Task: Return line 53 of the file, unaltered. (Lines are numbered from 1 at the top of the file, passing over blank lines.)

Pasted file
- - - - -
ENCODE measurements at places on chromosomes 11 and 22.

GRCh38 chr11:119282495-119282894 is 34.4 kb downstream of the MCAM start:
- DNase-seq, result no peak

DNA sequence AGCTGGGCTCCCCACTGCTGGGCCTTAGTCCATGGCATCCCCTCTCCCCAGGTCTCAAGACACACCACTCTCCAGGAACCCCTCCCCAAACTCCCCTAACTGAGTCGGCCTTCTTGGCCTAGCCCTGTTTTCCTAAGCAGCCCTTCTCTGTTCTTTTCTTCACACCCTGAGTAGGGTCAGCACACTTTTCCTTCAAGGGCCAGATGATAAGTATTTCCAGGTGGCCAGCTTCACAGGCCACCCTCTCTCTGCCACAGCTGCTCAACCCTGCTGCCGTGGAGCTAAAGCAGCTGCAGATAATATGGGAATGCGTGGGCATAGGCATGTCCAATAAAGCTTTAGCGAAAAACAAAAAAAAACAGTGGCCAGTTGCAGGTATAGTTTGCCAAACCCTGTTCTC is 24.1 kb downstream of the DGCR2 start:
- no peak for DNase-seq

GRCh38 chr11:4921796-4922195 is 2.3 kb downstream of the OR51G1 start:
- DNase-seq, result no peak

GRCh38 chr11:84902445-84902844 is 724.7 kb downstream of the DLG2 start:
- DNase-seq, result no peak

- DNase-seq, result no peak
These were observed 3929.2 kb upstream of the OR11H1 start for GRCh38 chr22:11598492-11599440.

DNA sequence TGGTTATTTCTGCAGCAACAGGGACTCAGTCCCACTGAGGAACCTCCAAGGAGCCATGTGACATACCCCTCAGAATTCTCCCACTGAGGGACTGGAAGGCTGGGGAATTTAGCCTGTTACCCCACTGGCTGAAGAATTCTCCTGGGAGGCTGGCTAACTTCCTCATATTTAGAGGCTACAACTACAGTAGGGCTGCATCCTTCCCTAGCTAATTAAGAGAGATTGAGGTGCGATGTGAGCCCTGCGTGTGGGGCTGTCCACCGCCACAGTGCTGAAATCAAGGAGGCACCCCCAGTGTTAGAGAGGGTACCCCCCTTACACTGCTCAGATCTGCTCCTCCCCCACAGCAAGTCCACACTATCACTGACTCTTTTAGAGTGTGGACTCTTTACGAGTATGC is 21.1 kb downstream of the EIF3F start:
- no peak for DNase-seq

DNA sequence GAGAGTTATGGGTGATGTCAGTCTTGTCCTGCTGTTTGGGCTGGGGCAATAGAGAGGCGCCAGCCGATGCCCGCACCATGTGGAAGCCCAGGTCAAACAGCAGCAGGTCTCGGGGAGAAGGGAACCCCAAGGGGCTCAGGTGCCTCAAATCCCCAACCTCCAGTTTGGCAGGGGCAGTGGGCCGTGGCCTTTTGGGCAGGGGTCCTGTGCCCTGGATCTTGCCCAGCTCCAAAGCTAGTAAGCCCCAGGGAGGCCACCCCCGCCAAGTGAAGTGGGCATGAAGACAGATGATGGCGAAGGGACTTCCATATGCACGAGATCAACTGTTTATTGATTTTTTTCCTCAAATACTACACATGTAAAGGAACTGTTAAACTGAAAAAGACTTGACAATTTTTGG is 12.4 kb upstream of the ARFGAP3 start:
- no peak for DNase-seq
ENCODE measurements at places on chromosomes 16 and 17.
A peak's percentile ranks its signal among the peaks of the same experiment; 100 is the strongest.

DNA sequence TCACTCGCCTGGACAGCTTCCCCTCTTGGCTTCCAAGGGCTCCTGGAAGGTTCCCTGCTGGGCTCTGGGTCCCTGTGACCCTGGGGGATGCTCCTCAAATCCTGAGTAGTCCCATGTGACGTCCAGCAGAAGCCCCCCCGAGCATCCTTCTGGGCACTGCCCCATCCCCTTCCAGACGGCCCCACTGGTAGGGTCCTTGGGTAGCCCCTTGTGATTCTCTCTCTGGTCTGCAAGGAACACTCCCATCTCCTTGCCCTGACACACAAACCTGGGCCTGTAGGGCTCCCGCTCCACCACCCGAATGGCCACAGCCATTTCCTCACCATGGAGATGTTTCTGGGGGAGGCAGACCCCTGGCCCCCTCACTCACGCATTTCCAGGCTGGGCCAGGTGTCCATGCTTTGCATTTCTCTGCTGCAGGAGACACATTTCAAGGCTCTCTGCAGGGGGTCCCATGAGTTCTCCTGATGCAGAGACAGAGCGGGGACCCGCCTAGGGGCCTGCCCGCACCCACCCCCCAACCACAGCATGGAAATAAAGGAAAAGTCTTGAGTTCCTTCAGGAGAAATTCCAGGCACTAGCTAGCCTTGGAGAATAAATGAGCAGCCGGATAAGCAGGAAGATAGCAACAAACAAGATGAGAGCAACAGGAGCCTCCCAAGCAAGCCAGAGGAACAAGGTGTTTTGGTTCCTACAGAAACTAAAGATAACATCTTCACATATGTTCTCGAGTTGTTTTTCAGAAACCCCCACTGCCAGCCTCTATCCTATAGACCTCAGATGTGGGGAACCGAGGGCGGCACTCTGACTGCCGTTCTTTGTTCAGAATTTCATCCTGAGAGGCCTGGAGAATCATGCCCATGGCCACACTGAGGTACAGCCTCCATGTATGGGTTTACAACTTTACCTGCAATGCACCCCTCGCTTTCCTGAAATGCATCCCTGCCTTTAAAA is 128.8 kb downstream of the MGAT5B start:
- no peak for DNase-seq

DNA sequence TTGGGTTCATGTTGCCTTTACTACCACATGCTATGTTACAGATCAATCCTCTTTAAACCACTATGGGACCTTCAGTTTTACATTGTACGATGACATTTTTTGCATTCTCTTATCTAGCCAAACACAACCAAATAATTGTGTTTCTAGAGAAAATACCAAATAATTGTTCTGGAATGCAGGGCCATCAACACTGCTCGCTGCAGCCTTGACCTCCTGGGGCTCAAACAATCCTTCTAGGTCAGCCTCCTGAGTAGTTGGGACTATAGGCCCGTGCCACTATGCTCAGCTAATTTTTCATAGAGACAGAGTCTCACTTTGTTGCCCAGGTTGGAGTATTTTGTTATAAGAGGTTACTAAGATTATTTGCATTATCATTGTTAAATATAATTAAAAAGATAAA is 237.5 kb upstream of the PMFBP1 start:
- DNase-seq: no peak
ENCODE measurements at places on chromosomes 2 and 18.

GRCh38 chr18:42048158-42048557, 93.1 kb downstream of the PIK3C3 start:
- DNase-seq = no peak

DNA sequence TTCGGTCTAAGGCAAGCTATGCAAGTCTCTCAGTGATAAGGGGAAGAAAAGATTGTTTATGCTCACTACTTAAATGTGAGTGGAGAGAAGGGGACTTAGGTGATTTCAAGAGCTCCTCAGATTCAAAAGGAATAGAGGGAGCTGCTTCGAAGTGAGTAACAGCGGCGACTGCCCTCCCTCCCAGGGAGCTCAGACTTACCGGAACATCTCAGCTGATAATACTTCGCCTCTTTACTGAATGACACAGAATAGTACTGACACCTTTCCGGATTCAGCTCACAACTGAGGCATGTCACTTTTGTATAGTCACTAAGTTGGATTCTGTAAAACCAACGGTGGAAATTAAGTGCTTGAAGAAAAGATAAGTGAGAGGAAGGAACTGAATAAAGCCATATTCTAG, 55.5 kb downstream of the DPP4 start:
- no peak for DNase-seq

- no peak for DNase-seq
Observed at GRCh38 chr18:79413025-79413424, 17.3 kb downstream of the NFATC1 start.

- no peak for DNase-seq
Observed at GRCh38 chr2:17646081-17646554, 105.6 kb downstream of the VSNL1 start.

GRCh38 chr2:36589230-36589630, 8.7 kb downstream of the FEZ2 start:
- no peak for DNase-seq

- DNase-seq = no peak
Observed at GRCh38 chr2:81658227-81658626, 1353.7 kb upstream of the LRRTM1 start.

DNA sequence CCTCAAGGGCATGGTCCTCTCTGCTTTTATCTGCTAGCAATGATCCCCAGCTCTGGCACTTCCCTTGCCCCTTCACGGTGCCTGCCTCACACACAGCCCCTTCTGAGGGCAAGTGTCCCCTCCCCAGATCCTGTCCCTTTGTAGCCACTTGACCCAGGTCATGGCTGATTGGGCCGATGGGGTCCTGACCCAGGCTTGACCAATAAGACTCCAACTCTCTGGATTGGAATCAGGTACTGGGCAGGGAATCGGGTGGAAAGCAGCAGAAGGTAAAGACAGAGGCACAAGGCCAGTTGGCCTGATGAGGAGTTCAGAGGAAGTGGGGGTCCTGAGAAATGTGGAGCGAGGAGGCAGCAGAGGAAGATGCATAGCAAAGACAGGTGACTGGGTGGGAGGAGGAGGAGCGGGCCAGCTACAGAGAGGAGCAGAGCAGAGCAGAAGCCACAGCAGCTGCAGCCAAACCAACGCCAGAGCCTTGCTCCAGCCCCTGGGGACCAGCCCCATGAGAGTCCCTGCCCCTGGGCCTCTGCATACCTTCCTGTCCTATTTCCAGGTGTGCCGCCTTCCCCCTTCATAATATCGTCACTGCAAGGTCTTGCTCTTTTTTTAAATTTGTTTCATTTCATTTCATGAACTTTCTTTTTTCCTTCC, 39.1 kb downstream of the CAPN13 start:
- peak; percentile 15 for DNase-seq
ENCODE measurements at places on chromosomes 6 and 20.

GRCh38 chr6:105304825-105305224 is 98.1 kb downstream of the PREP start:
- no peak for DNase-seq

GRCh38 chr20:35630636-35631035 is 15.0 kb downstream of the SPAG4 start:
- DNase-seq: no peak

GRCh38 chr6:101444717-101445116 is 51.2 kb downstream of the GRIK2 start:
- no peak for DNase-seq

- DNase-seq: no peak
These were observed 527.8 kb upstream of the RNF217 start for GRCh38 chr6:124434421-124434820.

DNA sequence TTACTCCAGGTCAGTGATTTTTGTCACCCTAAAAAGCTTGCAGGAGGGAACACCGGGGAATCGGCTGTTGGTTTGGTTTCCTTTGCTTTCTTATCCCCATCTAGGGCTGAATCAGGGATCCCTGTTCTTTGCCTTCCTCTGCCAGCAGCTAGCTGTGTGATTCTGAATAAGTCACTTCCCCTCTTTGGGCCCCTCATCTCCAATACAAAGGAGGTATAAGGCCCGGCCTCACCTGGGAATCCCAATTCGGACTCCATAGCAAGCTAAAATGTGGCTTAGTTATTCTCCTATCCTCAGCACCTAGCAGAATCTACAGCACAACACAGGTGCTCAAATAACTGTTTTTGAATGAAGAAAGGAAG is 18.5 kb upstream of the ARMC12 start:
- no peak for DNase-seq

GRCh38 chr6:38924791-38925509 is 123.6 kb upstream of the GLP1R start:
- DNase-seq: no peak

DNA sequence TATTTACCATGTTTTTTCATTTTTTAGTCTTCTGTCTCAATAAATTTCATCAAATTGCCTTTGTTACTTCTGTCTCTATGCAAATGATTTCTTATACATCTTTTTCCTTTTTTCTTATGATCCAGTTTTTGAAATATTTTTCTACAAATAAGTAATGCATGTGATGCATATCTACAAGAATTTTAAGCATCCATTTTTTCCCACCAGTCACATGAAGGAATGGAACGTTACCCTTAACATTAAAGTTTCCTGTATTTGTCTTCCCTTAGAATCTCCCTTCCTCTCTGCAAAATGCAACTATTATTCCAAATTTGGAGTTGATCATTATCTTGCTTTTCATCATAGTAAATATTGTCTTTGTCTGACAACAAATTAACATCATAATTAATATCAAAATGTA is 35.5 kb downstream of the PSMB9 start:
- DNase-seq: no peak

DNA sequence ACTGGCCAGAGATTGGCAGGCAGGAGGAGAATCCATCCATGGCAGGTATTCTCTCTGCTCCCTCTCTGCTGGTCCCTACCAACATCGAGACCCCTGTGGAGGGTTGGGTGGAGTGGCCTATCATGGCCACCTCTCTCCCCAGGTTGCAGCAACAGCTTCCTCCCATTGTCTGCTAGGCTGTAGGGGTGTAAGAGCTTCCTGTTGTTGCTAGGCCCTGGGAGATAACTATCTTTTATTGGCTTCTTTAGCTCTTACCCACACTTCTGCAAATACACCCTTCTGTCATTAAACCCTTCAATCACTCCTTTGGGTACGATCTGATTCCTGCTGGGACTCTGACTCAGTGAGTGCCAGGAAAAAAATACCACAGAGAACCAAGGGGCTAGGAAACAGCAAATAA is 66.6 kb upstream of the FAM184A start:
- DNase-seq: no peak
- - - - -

- DNase-seq: no peak